As part of the developed world's most dramatic effort to put its public finances on solid footing, the Conservative Liberal Democratic government in Britain announced significant reductions to its defense program yesterday. Their review is a fearless example to others, including the United States.
Prime Minister David Cameron's government put health care and (somewhat oddly) development assistance off limits, subjecting most departments to a reduction of 25 percent from their current budgets. Defense was reduced only around eight percent across four years. An equivalent reduction in U.S. defense spending would clip $56 billion dollars (the entirety of the British defense budget) in the same time frame. By contrast, Sec. Robert Gates is seeking to keep U.S. defense spending increasing by one percent per year.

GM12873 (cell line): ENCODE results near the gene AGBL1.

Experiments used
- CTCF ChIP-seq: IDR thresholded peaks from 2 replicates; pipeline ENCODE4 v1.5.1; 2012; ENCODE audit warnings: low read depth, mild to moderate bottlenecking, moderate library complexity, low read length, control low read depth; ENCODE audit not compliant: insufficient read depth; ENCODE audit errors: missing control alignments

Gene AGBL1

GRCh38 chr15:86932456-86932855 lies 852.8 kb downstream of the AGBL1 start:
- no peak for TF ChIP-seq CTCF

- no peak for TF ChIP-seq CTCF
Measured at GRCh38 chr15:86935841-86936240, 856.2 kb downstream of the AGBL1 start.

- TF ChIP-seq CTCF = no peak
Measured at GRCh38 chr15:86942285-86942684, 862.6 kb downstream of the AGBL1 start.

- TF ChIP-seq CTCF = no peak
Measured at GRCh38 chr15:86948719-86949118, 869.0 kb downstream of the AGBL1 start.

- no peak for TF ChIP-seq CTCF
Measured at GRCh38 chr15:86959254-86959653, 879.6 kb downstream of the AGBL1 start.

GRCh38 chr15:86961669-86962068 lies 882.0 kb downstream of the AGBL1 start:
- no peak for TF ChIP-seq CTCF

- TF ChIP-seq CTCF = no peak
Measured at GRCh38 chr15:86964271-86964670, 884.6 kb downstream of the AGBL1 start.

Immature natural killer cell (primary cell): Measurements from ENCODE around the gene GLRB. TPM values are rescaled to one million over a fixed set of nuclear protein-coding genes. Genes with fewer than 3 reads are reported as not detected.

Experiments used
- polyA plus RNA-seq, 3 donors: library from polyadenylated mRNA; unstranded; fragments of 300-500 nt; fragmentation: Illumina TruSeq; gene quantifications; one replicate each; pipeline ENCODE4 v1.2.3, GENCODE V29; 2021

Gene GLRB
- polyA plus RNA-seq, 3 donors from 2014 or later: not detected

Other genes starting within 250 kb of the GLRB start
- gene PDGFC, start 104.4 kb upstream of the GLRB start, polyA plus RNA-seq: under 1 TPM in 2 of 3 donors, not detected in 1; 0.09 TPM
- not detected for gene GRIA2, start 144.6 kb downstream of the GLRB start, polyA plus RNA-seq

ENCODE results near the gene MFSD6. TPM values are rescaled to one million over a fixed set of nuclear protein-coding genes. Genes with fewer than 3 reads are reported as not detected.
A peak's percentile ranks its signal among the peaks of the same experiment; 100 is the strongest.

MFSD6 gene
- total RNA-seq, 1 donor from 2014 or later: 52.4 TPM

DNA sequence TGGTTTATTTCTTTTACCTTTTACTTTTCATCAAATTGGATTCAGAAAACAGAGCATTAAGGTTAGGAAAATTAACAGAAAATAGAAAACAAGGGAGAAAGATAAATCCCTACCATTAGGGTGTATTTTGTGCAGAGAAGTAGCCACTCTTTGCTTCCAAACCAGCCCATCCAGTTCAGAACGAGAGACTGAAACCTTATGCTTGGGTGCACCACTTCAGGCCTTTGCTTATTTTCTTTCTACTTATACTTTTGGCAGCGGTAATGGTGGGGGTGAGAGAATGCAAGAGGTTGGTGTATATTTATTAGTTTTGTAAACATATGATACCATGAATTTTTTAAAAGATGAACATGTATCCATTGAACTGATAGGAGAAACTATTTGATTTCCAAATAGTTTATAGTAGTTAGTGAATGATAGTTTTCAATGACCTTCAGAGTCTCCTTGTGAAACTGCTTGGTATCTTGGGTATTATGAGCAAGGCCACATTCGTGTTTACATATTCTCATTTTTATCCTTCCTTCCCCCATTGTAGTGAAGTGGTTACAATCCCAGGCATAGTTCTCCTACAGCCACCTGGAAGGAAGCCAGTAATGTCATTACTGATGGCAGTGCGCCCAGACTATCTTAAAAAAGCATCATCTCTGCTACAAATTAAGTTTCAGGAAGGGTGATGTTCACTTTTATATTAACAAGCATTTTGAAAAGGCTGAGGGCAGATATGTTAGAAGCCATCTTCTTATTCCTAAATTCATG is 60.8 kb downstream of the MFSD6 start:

And what did they cut? Most importantly, they did not reduce their commitment to the wars we are fighting, although they plan to significantly reduce their forces as their commitments wind down. They are reducing their civilian defense workforce by 25,000 and their uniformed military by 17,000. The army will take the smallest reduction, appropriately, given their tempo of operations through 2015 (the period of cuts).